When you combine lemon zest and arugula, you’ll get that citrus and strong peppery flavor that’s reminiscent of how lemongrass tastes like. Remember not to get aged arugula since they may taste bitter and destroy the flavor of your dishes.

  • Measurement: 1 stalk of lemongrass = 1 tsp lemon zest and 1 medium-sized arugula leaf
  • Best used: Fish stews

Lemon Grass: What Is It?

Lemongrass is a plant that’s commonly grown in Asia, India, Australia, and even Africa. It has a citrus flavor, but is also minty with a strong herbal aroma. Lemongrass looks a lot like ordinary tall grass that it’s even mistaken as such. If it wasn’t for the smell of it, no one would guess that it’s lemongrass.

The stalk of the lemongrass is mostly used in cooking, although some Asian recipes call for the whole thing. Take for example the popular pork roast in the Philippines called Lechon. They simply stuff the pork with a bunch of lemongrasses tied together to eliminate the gamey smell of pork and make it taste deliciously tangy.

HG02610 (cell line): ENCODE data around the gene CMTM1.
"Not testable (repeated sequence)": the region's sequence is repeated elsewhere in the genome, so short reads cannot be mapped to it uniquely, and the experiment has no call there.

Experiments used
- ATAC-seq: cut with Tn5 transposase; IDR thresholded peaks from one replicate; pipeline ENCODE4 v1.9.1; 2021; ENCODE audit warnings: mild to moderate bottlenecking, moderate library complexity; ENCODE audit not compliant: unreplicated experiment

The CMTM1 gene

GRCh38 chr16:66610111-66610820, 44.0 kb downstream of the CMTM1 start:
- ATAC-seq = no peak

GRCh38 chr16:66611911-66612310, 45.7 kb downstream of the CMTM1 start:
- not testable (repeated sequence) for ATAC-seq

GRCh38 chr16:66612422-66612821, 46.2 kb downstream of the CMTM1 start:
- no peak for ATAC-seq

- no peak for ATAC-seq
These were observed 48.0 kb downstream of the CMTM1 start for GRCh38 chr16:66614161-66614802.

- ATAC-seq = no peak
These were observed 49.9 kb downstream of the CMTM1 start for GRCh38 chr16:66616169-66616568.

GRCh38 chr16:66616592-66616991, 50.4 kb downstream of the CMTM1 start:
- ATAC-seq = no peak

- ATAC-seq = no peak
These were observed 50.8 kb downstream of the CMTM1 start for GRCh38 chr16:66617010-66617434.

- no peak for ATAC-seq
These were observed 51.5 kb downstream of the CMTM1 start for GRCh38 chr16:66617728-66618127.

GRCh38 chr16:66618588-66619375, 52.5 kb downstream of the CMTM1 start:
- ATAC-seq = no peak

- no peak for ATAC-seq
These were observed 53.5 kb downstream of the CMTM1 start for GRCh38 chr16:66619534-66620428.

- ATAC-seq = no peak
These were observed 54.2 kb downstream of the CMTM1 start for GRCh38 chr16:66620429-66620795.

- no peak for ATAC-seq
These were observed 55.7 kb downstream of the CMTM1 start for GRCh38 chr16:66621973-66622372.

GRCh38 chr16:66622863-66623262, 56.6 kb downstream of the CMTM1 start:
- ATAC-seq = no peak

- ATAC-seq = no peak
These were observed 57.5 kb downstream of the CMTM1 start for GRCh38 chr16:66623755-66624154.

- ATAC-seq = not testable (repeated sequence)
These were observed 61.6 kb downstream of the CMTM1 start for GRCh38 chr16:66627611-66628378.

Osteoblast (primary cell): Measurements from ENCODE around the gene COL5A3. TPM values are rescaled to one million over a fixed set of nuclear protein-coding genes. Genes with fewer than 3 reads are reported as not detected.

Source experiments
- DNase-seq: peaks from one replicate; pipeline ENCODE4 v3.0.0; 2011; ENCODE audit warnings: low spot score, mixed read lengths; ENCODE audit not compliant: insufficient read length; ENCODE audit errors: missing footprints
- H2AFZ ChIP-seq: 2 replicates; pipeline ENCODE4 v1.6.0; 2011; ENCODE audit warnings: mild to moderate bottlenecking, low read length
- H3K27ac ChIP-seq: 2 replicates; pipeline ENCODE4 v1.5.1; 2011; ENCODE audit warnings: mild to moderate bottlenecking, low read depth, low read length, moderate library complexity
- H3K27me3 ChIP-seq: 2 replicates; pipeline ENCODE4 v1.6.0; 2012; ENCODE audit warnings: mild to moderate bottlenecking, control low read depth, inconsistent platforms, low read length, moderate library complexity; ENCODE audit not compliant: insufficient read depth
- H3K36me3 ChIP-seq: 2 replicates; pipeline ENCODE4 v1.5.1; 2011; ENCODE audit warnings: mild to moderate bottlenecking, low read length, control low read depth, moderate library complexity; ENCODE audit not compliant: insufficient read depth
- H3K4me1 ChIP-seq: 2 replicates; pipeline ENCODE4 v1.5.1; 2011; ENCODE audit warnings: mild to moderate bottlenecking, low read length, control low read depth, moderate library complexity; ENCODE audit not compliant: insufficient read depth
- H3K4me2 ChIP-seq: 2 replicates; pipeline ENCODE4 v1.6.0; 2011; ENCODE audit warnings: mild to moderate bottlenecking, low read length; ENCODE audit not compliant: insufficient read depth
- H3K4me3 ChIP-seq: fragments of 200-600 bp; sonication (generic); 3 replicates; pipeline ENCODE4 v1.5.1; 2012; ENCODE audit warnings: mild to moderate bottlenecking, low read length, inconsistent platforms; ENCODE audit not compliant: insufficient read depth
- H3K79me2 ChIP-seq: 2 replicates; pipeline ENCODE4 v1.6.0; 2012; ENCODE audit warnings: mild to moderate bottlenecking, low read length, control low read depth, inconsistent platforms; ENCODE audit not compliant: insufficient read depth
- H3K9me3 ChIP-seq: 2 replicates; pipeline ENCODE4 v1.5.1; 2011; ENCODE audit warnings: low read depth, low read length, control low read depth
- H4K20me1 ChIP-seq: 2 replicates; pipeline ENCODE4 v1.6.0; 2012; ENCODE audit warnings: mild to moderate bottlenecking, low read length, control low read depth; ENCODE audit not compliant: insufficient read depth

In other Southeast Asian countries like Thailand, Vietnam, and Cambodia, lemongrass is used in marinades, curries, soups, noodle dishes and even in teas.

How To Plant Lemongrass

If you want to try lemongrass but can’t seem to find it, you may plant it in your backyard. It’s easy that all you need is a pot, any drained soil, and your lemongrass.

You may buy a pot of this plant, or root a few stalks of it in water if you already have them. Both can be purchased in Asian grocery stores. Do note that this plant is sensitive to the cold weather, so you can plant this in spring until summer because it needs a good amount of sun. You may harvest the lemongrass once it starts developing thick stems. Keep it frozen in a re-sealable bag to store if you have leftover leaves from harvesting.

If this is too much work for you and you’re wondering where to buy lemongrass, you can order them online, or visit any Asian supermarket.

Lemongrass Health Benefits

Lemongrass is not only tasty. They’re healthy too. There are several known health benefits to lemongrass. Below are the following:

  • It is known to prevent cavities, helps fight tooth decay, and other oral infections